Melanoma Rates Jumping For Young Women

Spring breakers from Canada on the beach in Cancun, Mexico
A group of spring breakers from Alberta, Canada, soak up the sun in Cancun, Mexico, Tuesday, March 14, 2006. The sugar-white sand beaches are back after being swept away by Hurricane Wilma five months ago. But there are no stages for wet T-shirt contests, and MTV won't be hosting its spring break beach party. Instead, the first wave of winter-weary college students who converged on Cancun found that construction workers nearly outnumbered revelers this week in Mexico's spring break capital of beer and bikinis. (AP Photo/Gregory Bull)
AP Photo/Gregory Bull

New research shows there's been a disturbing increase in melanoma among young women. In 1973, there were five-and-a-half cases per 100,000 women, ages 15-39. But by 1980, the rate had nearly doubled. And it went up another 50 percent by 2004. During that same time, the melanoma rate for young men leveled off. Melanoma is the most serious form of skin cancer. Sixty-two thousand new cases are reported each year in this country and more than 8,000 Americans die from it. CBS News anchor Katie Couric spoke with Dr. Jeanine Downie, a board-certified dermatologist, about the recent developments.


Couric: Dr. Downie, when I heard these numbers I thought "Has the sun gotten stronger? Are young women spending more time outdoors?" What's behind this disturbing trend?

Downie: It's really worrisome. The ozone level is thinning so because of that, the greenhouse gas emission, the sun is stronger. This is not our grandmother's sun. That's the first thing I want to stress. Young women have increased leisure time so a lot of people are spending a lot of time outdoors.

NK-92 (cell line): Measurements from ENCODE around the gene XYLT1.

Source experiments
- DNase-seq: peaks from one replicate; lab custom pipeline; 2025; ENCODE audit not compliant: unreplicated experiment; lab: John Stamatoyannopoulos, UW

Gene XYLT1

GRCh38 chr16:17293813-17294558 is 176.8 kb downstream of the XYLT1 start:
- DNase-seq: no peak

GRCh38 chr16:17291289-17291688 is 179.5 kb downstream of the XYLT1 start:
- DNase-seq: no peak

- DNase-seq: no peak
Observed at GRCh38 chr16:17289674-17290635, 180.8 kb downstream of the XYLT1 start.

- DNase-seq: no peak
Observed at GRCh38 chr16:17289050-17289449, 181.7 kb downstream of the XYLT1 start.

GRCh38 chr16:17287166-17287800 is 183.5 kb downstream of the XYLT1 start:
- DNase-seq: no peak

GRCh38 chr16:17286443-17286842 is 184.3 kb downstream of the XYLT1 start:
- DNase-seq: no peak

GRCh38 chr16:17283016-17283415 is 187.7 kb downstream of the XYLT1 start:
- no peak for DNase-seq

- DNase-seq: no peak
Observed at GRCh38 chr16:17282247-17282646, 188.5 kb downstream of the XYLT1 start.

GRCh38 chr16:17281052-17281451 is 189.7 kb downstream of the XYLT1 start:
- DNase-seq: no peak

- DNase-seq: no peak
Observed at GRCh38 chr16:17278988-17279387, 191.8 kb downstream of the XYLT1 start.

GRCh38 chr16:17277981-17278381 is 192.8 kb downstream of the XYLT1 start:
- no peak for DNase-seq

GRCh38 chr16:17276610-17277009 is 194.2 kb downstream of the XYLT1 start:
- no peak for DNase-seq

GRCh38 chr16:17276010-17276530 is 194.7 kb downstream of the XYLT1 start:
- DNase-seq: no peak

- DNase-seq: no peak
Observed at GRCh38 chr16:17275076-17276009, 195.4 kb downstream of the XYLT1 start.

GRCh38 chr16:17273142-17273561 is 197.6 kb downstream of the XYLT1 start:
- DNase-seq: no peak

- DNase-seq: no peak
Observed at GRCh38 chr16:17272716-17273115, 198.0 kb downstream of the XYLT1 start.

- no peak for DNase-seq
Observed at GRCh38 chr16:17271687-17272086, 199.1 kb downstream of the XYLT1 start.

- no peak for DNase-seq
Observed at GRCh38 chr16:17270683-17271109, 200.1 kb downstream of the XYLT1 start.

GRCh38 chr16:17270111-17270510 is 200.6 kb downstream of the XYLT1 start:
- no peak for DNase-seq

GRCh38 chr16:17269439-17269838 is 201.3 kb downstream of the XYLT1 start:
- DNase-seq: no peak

Couric: What about tanning salons? Are they behind this at all?

Downie: Tanning salons are huge. Let's say an average of one million people tan per day. And of that, 71 percent of tanning salon patrons are young women age 16 to 29. So there's the answer to your question because these new tanning booths, the ones with the high pressure tanning bulbs, they're 12 to 15 times the strength of the sun. So it's unbelievable the harm and the damage they can do. And if you expose yourself to tanning salons before the age of 39, you'll increase your risk of getting melanoma by I think it's 75 percent.

Couric: Well, we asked the Indoor Tanning Association for a statement or a reaction to this study and they said: "…[the] likely reason behind the rising melanoma rates is that more people are getting screened for the disease and that our ability to detect the cancer earlier and more often has improved."

What do you think of that explanation?

Downie: I completely disagree. Increased screening is leading to us catching melanomas earlier so people aren't dying as frequently from melanomas as they used to. That's what increased screening is doing. Increased screening is not bumping up the rates. I totally disagree with that.

Couric: We also hear lately the importance of getting vitamin D from the sun. So we're getting a lot of mixed messages in terms of sun exposure. What would you advise people to do?

Downie: America is not a nutritionally depleted country. If anything, Americans tend to be heavy. So we can get vitamin D from our diet and if not we can get it from nutritional supplements, i.e. vitamins, and that would be fine. That's what I recommend.

Couric: What should people look for in terms of the early signs of melanoma?

Downie: So you want to look for a darkly pigmented mole on your body. So just a regular mole and then you say, "Hmm, that doesn't fold back on itself; I can no longer put a line through it." That means it's asymmetrical. There are many moles where the borders are irregular. If they look scalloped, that's a problem.

Couric: You should get your skin checked once a year at least, correct?

Downie: And if you have a history of melanoma, it should be two or three times a year.